“You kidding me?” the man asked, laughing. “That little woman is badass enough to Gambit, and she’s with you?”
A flush of anger rose to Jorge’s face, but he noticed that the man was smiling–ribbing him.
Jorge sat down. “She’s a brave one,” he said proudly. “On both counts.”
He watched Rosina roll her flimsy orb into the launch zone. Then she squeezed in through the hatch. It took her three tries to get the door to close behind her, but she finally managed it. Three seconds later, the spring-loaded hammer-launcher swung forward and shot her into the course.
Jorge clenched his teeth at the sight of the little ship speeding straight at the first cluster of rocks, but Rosina luged past them without trouble. Several times, Jorge lost sight of her and held his breath until the ship reappeared. In one smooth arc, she rounded the final asteroid and shot back toward the beginning.
On her return, she lined up to shoot the gap between two asteroids drifting in synchrony. But she must not have seen more rocks converging on a collision course just beyond the gap. Jorge stood reflexively and shouted, “Watch out!”
She squeezed between the first two asteroids just as another two collided a few yards in front of her, sending a spray of shrapnel into her path. She blasted through it, but not without first striking a larger rock that cracked her ship and sent it spinning awkwardly away. Three drones converged on the wayward ship and guided it back to the landing area.
Even with the drone assist, her ship landed hard. Jorge heard air hissing out of the crack in her ship before he’d reached the entryway to the flight deck. As the doors opened, two paramedics shoved him out of the way and sprinted to Rosina.
His heart felt like it was trying to push oil through his veins, building a pressure in his chest that didn’t subside until four hours later when Rosina was allowed out of the infirmary and they made it back to the apartment.
She lay on the couch, her eyes somehow both exhausted and scared. Her arm jutted out from her body, held aloft by a padded sling. Rosina looked at him. “I’m retired. That’s enough gambit racing for me.”
Jorge felt relief. “Maybe that’s for the best.”
“Who was I to think I could handle something like that? I can’t even manage to walk around the apartment without constantly bumping into the furniture.”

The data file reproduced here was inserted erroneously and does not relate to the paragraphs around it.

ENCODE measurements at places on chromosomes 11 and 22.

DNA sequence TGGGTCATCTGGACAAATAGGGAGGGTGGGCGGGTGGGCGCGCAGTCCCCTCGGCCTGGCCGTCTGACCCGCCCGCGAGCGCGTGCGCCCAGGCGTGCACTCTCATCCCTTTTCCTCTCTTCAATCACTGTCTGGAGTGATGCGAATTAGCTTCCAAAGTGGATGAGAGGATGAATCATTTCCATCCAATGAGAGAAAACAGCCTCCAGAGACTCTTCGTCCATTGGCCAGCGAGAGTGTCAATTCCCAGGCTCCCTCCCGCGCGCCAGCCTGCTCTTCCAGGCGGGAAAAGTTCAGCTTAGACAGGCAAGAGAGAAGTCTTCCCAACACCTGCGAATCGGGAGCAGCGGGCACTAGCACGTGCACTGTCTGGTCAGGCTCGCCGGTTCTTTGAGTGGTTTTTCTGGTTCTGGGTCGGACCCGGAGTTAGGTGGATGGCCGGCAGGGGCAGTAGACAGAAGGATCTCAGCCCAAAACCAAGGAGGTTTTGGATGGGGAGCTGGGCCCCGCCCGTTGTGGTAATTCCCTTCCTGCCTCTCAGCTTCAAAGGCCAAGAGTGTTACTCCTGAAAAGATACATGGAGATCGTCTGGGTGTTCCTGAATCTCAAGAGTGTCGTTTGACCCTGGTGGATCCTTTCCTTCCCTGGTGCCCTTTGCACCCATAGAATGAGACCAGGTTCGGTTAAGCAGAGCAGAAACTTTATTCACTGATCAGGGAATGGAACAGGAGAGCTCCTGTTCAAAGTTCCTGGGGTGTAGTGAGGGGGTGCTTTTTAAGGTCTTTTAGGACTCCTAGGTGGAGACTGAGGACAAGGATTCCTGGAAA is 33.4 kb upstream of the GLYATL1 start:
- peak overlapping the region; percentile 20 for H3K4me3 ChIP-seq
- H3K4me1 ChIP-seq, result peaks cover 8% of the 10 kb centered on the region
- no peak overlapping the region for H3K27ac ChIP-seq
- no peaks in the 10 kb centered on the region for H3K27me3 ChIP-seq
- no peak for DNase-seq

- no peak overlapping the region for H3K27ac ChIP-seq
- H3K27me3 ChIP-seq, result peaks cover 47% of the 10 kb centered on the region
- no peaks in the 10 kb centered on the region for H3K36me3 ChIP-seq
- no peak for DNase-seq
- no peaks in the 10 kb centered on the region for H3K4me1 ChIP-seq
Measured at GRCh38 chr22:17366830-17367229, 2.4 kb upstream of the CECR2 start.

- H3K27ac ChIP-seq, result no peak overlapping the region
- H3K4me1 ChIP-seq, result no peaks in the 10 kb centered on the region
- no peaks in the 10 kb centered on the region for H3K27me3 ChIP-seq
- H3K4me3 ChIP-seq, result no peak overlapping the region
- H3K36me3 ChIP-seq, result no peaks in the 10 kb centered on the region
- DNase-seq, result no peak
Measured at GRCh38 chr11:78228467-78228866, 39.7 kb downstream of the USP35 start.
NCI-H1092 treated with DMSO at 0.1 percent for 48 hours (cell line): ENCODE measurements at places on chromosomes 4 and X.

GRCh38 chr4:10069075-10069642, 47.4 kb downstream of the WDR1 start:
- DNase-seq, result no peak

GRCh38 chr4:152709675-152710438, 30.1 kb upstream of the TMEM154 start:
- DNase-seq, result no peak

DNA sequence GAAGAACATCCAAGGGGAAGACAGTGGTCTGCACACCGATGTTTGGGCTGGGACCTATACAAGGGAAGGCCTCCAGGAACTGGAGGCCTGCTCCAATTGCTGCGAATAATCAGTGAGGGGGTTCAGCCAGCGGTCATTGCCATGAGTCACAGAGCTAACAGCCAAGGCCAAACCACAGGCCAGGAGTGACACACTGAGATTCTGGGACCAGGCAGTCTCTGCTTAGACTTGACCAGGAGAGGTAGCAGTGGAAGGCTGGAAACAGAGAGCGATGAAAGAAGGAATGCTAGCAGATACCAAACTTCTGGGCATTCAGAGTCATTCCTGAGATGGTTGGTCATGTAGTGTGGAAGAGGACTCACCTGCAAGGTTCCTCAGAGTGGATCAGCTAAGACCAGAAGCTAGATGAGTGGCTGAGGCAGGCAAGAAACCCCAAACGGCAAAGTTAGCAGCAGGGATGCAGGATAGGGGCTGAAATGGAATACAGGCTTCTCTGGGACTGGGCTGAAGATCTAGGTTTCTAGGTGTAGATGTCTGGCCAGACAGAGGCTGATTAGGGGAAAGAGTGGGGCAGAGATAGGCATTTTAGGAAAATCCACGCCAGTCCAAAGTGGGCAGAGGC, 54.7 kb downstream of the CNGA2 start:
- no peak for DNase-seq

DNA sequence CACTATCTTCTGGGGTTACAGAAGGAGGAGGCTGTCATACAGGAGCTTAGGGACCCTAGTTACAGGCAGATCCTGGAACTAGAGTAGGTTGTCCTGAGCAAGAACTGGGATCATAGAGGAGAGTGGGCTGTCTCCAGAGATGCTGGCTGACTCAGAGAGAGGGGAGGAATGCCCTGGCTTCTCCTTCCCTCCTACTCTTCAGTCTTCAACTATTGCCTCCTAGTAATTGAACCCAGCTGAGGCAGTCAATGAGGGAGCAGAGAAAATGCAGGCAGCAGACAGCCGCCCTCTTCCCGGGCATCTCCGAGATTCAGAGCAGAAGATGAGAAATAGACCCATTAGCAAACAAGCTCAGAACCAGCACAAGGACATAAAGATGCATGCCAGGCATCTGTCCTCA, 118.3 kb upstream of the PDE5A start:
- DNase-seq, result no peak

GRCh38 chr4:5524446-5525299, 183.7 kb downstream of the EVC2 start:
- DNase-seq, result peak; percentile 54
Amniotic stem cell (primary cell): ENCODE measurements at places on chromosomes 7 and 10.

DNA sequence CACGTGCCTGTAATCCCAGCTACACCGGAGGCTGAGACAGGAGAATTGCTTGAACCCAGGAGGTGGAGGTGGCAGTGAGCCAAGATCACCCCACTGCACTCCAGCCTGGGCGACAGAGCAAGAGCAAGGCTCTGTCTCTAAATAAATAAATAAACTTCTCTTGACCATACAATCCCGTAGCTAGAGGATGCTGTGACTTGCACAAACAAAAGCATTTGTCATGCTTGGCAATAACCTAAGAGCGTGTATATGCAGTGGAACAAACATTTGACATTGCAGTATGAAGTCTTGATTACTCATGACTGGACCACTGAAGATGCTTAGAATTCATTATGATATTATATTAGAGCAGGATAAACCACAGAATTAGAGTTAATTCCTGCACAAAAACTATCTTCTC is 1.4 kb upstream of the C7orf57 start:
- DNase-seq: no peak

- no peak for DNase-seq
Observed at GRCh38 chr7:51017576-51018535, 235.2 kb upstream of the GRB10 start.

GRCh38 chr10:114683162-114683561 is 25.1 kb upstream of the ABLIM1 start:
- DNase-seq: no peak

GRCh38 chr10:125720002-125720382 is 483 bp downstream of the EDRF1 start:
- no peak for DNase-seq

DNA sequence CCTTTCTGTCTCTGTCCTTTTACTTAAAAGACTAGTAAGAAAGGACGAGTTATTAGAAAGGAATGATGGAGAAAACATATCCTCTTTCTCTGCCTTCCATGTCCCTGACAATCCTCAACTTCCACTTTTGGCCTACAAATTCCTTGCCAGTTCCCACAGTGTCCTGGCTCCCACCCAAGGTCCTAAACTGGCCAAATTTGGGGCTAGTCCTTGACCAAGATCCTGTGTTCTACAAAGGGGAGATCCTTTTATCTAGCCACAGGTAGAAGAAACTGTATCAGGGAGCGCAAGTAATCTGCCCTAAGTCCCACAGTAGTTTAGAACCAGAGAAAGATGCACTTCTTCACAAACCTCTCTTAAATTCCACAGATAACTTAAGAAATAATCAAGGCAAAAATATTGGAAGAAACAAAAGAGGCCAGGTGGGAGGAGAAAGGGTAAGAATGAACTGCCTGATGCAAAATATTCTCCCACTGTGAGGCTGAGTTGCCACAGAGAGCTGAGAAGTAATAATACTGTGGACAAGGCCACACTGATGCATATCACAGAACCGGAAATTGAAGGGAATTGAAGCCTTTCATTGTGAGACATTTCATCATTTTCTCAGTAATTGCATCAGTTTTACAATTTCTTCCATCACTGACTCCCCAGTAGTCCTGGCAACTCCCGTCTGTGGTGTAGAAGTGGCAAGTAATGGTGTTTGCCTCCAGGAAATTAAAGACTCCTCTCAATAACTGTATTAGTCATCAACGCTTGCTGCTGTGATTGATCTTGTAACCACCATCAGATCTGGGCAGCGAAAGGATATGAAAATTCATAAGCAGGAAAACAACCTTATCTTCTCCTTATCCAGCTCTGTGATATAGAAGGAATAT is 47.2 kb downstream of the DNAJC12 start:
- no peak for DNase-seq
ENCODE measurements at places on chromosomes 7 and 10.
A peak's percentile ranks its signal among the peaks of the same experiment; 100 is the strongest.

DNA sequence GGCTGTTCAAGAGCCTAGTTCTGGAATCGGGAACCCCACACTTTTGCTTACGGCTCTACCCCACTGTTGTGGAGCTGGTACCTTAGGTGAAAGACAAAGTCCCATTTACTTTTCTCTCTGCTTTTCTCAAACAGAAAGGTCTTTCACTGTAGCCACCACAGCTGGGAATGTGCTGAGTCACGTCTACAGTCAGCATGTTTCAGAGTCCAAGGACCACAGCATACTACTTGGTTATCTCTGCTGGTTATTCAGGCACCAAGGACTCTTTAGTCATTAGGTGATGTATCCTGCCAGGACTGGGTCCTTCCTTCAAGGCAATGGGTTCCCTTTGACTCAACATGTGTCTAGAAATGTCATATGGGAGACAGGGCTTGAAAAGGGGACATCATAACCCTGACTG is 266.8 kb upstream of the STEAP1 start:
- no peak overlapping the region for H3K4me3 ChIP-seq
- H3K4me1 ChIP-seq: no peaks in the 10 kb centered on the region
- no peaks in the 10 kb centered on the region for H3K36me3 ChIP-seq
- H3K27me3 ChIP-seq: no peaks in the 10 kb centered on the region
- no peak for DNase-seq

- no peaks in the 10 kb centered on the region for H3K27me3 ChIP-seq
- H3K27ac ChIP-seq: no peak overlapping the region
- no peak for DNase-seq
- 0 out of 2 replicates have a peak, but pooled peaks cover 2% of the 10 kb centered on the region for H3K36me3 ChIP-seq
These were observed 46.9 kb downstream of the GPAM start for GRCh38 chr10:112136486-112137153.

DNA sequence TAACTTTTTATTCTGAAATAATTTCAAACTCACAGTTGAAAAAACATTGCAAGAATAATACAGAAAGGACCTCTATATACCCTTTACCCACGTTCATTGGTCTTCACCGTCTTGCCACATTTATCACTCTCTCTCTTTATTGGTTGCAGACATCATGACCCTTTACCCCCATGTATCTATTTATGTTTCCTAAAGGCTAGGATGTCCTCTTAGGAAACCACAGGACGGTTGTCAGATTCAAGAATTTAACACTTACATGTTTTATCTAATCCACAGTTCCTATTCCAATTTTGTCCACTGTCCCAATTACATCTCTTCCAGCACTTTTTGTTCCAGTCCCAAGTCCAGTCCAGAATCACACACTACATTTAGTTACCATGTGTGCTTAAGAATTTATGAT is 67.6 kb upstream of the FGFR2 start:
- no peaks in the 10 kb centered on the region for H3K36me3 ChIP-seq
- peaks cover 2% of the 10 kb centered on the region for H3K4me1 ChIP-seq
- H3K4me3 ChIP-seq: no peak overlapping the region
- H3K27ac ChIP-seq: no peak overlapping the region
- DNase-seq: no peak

Before his eyes, Jorge’s badass girlfriend, the Gambiteer, began to slide back toward the meek Safety Coordinator he’d been dating before. The memory of the envy in the large man’s eyes earlier slid through Jorge’s mind, displacing his fear.
He sat down next to her. “Whatever you decide to do, I’ll support you. But just know that I’ve seen a tremendous change in you these last few months. You’re confident. Unstoppable.” He stroked her back. “It’s sexy. I’d hate to see that go away.”
Rosina smiled until her gums showed, then she said, “Maybe. I’ll sleep on it.”
“It’s only a thousand credit entry fee,” Rosina said. “And the prize is one-hundred times that.”
“If you win,” Jorge said.
“I’ve been training for four years, won the cup for the last two, and you still don’t think I have a shot in a real race?” Rosina asked, frowning.
“Of course I do,” Jorge crossed his arms. “But this isn’t a lone-circuit. It’s a race. It’s totally different from anything you’ve done before. It’s too dangerous.”
“If safety’s your hang up, don’t worry,” she said. “There hasn’t been a death all season. Not a single one. Besides,” she said, pointing at the apartment window, “at any moment, a micrometeor could puncture that window and lance me from temple to temple.”
“No. Too dangerous.” Why couldn’t she just keep running the time trials? Not too dangerous; still badass. It was the perfect middle-ground.
“I have to do this, Jorge. These last few years I’ve dug deep inside myself and instead of the quiet, shy librarian I expected to find there I found a gambit racer.” She held a hand to her chest. “That’s who I really am, at the core.”
She clasped both his hands in hers. “I’ll regret it for the rest of my life if I don’t try.”
The idea of her launching out of the base and maneuvering between real asteroids all while fending off other competitors…it was too much.
“I said no,” Jorge said, pulling his hands from her grip.
A look passed over Rosina’s face–one that Jorge had never seen. It was as final as a closing hangar-bay door.
“Jorge 3 is up to it. And I’m up to it.”
Jorge broke eye contact first.
Rosina placed a hand on his knee. “I got you a little present to commemorate my first race.”
“You got something for me? On your race day?” Jorge felt some of his frustration melt away. “You’re like no one I’ve ever known.”